Rural Texas and Neighboring States in the Early 1930's
Bonnie and Clyde takes place entirely in rural areas in Texas and various neighboring states (such as Oklahoma, Missouri, and Louisiana) between the years 1932 and 1934.
These states, which were mostly farming communities, were one of the areas hit hardest by the Great Depression during the 1930's. Countless people who lived there lost their farms and homes. Families were destroyed. Severe hunger and even starvation were common. The American capitalist system of government had clearly failed the people who lived in these areas. People were angry and cynical.
Yeah, you've probably heard that all before.
So, the emergence of a pair such as Bonnie and Clyde represented a kind of hope for many of these people. Bonnie and Clyde were sticking it to the system. They were choosing not to play by the rules… and actually getting away with it.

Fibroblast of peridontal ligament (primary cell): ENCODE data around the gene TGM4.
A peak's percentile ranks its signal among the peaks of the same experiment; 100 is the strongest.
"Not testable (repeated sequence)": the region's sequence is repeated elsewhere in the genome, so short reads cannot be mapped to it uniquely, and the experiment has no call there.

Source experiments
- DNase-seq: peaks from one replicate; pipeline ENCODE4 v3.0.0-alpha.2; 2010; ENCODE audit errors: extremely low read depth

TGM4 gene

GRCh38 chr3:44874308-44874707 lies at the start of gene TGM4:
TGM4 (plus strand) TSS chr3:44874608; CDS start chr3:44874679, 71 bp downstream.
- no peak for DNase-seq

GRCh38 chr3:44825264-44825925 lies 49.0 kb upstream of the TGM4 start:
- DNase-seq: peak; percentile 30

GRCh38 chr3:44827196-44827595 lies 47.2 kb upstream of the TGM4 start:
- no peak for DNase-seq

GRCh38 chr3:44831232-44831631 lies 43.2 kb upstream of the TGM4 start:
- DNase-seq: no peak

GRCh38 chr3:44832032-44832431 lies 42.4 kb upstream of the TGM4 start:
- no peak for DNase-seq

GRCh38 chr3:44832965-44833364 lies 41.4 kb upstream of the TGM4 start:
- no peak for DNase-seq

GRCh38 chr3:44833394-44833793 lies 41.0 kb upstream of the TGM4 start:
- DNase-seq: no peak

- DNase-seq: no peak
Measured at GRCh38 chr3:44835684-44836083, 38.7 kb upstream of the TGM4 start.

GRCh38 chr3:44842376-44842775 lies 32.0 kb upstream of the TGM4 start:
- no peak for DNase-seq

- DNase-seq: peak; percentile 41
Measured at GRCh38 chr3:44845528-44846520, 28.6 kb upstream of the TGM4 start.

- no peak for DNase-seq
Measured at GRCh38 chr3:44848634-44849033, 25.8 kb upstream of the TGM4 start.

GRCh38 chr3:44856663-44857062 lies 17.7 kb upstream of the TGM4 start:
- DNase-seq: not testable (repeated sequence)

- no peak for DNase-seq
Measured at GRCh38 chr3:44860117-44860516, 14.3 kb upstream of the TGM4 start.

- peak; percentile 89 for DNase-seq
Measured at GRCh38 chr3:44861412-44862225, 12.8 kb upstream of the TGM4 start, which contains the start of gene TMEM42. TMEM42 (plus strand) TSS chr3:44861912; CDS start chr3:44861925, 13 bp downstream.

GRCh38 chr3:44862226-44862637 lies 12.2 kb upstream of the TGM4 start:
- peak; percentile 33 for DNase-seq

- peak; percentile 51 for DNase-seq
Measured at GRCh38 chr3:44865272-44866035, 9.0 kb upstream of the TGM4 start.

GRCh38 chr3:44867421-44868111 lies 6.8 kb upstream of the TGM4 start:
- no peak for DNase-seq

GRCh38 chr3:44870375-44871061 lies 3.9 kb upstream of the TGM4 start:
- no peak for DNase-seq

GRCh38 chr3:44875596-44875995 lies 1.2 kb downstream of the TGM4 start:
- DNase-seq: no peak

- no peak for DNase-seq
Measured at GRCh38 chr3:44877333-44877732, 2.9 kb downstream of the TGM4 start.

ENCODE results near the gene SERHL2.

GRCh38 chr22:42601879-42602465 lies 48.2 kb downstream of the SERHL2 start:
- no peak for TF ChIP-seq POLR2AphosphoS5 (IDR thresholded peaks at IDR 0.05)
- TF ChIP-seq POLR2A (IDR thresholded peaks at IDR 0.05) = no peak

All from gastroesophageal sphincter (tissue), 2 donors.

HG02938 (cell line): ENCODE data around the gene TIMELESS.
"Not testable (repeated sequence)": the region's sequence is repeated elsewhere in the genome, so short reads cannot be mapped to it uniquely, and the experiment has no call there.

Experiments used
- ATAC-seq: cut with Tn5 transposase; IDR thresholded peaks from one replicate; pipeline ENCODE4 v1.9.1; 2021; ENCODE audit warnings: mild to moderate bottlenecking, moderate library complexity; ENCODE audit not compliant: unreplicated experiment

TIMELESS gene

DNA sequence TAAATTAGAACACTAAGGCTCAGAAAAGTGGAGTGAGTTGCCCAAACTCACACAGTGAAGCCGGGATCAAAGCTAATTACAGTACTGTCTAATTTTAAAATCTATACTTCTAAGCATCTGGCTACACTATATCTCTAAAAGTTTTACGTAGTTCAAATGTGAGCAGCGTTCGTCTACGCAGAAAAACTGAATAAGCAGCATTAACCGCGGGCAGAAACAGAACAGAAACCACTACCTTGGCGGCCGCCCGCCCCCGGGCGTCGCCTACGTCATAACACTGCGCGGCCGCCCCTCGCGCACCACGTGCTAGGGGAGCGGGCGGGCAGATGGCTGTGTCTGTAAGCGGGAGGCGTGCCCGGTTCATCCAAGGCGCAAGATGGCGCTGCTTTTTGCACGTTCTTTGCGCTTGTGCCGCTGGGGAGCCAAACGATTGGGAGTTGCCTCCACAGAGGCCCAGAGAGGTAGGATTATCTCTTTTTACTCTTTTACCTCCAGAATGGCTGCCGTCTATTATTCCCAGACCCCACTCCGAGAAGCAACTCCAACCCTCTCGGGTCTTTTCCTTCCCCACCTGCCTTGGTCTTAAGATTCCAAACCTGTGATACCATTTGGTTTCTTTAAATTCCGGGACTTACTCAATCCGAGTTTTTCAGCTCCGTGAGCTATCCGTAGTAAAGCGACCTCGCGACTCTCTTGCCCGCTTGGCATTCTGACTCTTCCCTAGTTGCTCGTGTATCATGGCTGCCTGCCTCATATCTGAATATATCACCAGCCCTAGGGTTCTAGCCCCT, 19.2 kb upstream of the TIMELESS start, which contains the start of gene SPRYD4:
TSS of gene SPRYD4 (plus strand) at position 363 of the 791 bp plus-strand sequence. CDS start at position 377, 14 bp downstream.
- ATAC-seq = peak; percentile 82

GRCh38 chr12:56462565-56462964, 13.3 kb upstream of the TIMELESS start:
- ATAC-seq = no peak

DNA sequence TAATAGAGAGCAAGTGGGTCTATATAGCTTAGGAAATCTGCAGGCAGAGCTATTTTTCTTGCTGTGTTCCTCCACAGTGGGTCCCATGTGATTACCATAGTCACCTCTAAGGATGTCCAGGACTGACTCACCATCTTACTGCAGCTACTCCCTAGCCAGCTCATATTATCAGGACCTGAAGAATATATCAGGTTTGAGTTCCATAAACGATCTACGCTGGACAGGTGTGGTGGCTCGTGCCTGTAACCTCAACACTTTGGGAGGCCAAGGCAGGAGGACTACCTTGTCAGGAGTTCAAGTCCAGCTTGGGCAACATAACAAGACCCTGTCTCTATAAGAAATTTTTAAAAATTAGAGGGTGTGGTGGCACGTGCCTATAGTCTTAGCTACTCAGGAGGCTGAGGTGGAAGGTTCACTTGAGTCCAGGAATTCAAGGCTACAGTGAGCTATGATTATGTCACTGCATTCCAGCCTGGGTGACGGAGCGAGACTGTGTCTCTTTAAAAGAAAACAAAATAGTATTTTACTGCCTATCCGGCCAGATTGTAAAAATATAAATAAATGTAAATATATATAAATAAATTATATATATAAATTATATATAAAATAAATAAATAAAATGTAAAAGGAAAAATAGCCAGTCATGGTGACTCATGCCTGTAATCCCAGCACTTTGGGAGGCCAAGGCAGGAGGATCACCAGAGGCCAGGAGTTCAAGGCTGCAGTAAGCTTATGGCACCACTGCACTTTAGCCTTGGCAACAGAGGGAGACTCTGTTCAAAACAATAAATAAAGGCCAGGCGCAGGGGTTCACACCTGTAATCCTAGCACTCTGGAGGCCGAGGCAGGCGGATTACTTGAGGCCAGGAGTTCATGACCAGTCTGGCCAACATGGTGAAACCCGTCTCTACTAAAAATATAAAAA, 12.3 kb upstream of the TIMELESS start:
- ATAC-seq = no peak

They were—in a twisted way—heroes standing up to the rich and powerful, standing up for the oppressed. Don't be fooled: they weren't Robin Hood and his merry men. They didn't give the money they stole to the poor; they kept it. But they were—in their own minds as well as the minds of many of these oppressed rural Americans—standing up for something.
Within this macro setting, the film takes place in numerous specific settings: Bonnie's home, various small towns, banks, stores, hideouts, roads, etc. All these settings suggest the Barrow Gang's transient nature.
The gang had to keep moving—all the time—in order to stay one step head of the law.